The additional air nozzle is exposed in the fuel nozzle to reduce the sectional area of the flow path. From the viewpoint of avoiding wear of the additional air nozzle outlet and counter flow of the fuel particle, the additional air nozzle outlet is preferably arranged at a position where the sectional area of the flow path is extended.

At least one of the additional air nozzles has a nozzle outlet in the circumferential direction of the fuel nozzle. The air jetted from this nozzle outlet has a velocity component in the circumferential direction of the fuel nozzle, and is jetted almost perpendicular to the fuel jet running through the fuel nozzle. Thus, the difference in the speed between the fuel particle and additional air nozzle jet is greater than that when air is jetted in the parallel direction, with the result that mixing goes on smoothly. Especially the fuel particle has a greater density than gas; therefore, it is mixed into the additional air nozzle jet due to inertia.

Additional air is jetted in the circumferential direction of the fuel nozzle. Mixing of air in the circumferential direction is more effective than when air is jetted in the radial or axial direction. Accordingly, if the additional air nozzle is arranged on the outer periphery of the fuel nozzle, air is mixed uniformly on the outer periphery, using a smaller number of additional air nozzles than when jetting takes place in the radial or axial direction.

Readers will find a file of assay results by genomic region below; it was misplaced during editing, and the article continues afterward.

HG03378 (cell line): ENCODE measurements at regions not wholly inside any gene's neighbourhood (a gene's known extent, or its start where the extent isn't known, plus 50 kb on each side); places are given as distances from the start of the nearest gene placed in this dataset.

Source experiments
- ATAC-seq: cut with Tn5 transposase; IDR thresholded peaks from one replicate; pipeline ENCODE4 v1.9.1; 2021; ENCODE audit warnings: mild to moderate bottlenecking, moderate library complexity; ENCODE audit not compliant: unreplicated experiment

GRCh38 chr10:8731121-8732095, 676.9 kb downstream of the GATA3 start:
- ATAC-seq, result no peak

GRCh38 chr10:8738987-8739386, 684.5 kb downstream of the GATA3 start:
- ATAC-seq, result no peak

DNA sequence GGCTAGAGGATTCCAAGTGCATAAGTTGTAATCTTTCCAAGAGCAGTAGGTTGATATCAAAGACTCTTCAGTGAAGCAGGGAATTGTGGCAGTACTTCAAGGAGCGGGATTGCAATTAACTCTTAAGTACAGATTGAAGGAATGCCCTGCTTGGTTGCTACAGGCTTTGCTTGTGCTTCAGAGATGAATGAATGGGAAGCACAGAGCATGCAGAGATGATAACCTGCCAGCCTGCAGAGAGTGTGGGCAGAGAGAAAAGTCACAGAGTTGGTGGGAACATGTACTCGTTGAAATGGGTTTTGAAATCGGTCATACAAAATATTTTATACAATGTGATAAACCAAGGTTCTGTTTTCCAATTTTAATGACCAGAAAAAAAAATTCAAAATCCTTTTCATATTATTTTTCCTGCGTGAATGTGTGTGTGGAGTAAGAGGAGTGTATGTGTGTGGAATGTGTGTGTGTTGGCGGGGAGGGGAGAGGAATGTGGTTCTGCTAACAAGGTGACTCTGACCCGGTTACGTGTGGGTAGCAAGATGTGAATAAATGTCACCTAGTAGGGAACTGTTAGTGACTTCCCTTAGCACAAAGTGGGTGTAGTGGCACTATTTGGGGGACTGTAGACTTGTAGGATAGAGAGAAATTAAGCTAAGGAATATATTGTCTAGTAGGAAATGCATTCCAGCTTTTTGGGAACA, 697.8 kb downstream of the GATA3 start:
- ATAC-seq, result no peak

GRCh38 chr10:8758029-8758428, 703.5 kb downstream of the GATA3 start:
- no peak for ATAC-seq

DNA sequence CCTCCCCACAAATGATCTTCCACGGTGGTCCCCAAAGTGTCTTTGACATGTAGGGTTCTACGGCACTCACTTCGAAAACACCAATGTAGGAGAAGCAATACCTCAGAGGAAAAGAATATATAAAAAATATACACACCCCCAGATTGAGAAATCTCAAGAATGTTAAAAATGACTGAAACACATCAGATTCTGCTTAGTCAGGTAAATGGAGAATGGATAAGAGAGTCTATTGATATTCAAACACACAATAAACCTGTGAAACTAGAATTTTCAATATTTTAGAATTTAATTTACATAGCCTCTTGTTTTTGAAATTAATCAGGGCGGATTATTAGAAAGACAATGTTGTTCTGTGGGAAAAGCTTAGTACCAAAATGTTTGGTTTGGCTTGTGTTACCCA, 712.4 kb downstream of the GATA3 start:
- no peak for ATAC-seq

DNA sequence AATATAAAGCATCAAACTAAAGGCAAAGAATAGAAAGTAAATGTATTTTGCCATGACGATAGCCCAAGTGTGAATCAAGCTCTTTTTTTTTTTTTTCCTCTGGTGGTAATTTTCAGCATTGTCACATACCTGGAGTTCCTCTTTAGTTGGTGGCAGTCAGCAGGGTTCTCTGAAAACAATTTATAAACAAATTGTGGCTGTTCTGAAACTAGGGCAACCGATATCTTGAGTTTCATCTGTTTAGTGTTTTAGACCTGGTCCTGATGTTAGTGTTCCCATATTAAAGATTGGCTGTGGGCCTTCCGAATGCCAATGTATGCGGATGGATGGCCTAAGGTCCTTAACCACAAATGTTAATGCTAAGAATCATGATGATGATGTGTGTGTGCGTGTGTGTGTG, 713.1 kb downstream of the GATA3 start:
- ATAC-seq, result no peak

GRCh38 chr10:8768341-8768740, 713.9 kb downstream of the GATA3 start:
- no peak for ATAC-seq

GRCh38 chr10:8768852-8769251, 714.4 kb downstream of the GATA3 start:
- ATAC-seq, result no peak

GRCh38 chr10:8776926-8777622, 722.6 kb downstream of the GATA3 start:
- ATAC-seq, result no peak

In a solid fuel burner, if air and fuel gas located on and outside the outer periphery of the fuel nozzle outlet are mixed, ignition and combustion of the fuel particle will start. Accordingly, oxygen concentration is increased by uniform mixing of air on the outer periphery of the fuel nozzle, with the result that ignition and combustion reaction are expedited. This will ensure stable formation of a flame at the fuel nozzle outlet.

To reduce the flow resistance of the fuel jet running through the fuel nozzle, the partition of the additional air nozzle exposed in the fuel nozzle is designed in such a configuration that the sectional area of the flow path is subjected to smooth change. Especially when the partition is so configured as to expand and contract in the circumferential direction of the fuel nozzle, the concentration of the fuel particle on the outer periphery of the fuel nozzle can be maintained.